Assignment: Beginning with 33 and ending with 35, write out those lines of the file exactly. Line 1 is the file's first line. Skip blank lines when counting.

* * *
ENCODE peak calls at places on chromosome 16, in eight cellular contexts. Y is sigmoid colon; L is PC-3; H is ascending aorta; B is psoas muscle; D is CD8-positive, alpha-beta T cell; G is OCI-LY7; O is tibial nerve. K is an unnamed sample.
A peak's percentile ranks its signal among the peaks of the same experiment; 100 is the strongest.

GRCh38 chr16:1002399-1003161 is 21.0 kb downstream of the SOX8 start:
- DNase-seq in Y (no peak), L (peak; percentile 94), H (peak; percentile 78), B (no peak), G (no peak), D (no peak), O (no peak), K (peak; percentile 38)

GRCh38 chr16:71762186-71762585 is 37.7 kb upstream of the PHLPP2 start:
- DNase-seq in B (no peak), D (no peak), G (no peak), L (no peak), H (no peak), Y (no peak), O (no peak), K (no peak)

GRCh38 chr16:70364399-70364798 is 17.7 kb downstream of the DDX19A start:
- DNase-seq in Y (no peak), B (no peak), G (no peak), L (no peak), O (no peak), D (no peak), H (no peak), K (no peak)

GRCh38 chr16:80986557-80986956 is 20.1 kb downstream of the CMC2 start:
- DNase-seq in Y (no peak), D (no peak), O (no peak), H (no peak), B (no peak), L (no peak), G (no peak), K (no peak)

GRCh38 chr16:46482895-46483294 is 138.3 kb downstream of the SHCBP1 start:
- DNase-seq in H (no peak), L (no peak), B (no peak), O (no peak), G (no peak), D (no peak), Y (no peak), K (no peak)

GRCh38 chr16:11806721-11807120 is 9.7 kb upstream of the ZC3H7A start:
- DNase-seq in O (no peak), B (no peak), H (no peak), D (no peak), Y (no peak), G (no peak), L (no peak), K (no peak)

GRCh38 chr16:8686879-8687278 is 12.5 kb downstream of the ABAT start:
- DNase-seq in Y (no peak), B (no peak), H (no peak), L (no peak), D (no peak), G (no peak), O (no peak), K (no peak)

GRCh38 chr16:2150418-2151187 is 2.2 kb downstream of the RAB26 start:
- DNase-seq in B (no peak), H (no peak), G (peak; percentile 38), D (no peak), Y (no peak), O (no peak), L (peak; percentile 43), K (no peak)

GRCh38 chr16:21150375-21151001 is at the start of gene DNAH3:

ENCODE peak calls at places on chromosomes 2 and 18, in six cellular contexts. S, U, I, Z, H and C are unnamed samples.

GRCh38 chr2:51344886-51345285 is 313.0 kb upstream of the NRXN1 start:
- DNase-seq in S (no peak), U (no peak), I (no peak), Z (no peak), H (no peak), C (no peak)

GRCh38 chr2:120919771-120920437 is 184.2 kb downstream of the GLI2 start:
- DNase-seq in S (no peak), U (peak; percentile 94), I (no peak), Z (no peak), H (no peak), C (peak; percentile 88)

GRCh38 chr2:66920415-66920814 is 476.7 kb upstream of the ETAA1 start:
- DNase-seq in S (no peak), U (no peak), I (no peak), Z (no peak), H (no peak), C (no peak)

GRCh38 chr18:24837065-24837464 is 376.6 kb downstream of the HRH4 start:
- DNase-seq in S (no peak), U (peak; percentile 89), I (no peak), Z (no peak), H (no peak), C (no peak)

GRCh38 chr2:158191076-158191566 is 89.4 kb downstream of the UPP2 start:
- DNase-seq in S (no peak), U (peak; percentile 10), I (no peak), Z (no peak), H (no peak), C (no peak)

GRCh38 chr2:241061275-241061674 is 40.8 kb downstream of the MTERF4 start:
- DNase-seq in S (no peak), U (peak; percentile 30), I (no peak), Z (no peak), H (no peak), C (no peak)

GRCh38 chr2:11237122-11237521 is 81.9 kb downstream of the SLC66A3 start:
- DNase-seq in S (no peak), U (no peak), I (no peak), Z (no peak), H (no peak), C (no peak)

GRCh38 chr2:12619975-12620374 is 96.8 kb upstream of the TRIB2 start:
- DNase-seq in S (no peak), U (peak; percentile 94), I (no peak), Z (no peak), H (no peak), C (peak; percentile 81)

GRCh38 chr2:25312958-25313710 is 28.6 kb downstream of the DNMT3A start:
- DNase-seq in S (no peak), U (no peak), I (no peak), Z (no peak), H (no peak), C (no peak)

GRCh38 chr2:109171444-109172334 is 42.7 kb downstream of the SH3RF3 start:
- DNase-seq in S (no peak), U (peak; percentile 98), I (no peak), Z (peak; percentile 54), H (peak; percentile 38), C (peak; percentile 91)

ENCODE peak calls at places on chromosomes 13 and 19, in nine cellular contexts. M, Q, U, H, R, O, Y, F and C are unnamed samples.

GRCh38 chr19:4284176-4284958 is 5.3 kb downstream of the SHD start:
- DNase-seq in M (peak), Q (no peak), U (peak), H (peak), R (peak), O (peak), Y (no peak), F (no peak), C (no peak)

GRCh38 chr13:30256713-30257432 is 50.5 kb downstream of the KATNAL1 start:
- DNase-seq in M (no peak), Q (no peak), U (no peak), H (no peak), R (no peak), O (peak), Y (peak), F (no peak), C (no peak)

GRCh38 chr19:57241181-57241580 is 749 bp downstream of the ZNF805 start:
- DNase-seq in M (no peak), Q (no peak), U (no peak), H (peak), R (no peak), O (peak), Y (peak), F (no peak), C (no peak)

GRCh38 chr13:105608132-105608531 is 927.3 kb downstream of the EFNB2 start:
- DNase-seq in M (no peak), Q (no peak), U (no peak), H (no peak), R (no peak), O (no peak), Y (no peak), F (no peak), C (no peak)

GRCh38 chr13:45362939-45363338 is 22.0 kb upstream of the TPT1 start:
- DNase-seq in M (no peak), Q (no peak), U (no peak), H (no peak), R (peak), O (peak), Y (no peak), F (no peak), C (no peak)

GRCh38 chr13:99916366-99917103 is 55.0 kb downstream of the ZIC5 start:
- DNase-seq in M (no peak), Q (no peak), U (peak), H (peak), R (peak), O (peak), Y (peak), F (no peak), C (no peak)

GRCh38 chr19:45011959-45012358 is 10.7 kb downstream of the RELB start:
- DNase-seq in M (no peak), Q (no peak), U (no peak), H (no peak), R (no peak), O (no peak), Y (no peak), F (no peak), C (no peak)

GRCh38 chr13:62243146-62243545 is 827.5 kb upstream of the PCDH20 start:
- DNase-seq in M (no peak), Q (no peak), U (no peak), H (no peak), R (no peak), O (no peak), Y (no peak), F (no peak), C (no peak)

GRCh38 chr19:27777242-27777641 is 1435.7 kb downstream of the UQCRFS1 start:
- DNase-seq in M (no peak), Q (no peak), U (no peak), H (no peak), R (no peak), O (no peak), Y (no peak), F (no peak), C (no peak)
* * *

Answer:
GRCh38 chr2:11237122-11237521 is 81.9 kb downstream of the SLC66A3 start:
- DNase-seq in S (no peak), U (no peak), I (no peak), Z (no peak), H (no peak), C (no peak)

GRCh38 chr2:12619975-12620374 is 96.8 kb upstream of the TRIB2 start: